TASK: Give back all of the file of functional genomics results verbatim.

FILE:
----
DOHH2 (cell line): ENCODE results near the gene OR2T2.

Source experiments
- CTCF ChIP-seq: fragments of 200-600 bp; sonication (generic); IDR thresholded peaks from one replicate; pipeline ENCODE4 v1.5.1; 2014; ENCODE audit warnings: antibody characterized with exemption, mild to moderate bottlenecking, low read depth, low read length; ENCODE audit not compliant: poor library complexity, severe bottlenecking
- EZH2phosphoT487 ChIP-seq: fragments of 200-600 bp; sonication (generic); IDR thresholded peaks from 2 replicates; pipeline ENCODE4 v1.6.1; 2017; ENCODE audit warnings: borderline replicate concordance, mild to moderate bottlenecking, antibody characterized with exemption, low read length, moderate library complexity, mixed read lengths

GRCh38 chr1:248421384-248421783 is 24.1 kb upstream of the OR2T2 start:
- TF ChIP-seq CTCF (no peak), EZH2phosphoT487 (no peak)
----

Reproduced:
DOHH2 (cell line): ENCODE results near the gene OR2T2.

Source experiments
- CTCF ChIP-seq: fragments of 200-600 bp; sonication (generic); IDR thresholded peaks from one replicate; pipeline ENCODE4 v1.5.1; 2014; ENCODE audit warnings: antibody characterized with exemption, mild to moderate bottlenecking, low read depth, low read length; ENCODE audit not compliant: poor library complexity, severe bottlenecking
- EZH2phosphoT487 ChIP-seq: fragments of 200-600 bp; sonication (generic); IDR thresholded peaks from 2 replicates; pipeline ENCODE4 v1.6.1; 2017; ENCODE audit warnings: borderline replicate concordance, mild to moderate bottlenecking, antibody characterized with exemption, low read length, moderate library complexity, mixed read lengths

GRCh38 chr1:248421384-248421783 is 24.1 kb upstream of the OR2T2 start:
- TF ChIP-seq CTCF (no peak), EZH2phosphoT487 (no peak)